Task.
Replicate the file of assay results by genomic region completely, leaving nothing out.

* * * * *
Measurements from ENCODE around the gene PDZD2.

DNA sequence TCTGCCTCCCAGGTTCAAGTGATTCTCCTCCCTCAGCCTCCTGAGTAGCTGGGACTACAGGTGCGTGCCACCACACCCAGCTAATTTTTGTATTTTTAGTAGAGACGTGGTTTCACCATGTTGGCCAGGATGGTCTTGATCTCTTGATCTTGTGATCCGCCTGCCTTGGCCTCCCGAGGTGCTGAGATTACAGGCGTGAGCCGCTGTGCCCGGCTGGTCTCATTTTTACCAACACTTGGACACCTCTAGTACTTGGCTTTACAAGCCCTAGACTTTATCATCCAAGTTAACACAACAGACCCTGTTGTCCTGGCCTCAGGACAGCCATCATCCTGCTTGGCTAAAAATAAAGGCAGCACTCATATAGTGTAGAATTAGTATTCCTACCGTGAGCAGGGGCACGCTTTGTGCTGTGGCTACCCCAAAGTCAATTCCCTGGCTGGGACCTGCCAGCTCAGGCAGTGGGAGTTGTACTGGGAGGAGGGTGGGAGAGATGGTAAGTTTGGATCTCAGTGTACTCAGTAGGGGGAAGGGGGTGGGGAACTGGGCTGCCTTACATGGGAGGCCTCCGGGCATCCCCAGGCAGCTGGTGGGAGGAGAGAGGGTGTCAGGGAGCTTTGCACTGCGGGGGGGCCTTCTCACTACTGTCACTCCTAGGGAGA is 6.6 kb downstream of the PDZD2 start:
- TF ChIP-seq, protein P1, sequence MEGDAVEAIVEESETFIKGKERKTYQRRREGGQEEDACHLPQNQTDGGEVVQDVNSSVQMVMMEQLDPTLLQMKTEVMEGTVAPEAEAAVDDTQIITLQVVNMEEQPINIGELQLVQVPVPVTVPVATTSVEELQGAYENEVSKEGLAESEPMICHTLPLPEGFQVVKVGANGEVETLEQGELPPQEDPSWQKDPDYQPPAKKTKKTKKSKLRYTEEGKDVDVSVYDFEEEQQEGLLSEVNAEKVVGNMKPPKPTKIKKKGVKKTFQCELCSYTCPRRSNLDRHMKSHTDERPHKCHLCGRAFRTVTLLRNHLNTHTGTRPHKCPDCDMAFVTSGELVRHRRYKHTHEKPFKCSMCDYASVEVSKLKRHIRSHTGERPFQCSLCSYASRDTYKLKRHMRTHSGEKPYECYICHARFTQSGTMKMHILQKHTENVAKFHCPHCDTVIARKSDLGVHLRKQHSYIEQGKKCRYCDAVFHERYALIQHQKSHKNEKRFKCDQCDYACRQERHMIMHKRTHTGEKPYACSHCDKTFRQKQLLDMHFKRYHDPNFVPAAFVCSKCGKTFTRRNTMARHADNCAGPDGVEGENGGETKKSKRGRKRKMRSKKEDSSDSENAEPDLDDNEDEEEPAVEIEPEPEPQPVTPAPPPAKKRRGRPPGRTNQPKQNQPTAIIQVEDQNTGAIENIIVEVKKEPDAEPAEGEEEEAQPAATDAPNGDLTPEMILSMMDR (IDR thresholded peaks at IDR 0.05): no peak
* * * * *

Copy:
Measurements from ENCODE around the gene PDZD2.

DNA sequence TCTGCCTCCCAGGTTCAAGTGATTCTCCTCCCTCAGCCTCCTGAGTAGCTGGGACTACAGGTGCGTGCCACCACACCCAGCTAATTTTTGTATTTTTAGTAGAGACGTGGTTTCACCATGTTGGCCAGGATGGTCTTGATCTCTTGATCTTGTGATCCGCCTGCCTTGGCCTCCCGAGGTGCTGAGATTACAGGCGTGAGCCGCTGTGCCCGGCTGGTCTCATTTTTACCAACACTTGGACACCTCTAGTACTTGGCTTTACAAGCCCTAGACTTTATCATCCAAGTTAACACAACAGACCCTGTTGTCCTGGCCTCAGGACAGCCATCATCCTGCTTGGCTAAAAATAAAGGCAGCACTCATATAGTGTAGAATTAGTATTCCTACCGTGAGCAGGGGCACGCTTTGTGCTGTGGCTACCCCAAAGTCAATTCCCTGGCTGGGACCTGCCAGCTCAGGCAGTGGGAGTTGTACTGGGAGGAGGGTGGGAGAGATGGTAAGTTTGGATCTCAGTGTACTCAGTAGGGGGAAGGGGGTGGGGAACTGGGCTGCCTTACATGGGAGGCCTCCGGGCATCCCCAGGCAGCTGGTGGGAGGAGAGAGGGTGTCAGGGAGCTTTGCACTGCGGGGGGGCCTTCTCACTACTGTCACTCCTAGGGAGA is 6.6 kb downstream of the PDZD2 start:
- TF ChIP-seq, protein P1, sequence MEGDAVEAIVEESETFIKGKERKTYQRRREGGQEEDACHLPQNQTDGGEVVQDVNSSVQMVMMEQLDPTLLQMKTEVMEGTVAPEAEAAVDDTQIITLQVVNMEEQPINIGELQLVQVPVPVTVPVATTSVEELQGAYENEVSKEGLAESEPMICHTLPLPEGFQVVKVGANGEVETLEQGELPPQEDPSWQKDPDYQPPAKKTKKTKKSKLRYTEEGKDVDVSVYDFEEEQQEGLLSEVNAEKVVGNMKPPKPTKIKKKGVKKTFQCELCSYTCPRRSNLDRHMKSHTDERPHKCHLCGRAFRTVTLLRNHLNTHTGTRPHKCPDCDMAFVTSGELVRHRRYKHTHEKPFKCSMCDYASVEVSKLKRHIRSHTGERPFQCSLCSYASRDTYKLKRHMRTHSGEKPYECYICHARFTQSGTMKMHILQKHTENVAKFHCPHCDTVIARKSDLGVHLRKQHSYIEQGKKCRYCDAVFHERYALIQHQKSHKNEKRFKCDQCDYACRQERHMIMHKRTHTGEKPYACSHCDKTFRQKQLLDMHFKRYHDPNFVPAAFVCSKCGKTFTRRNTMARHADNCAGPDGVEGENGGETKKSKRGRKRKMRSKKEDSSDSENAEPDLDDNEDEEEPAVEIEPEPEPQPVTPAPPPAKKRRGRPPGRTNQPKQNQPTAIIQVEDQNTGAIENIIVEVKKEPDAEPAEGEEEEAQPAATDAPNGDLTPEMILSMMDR (IDR thresholded peaks at IDR 0.05): no peak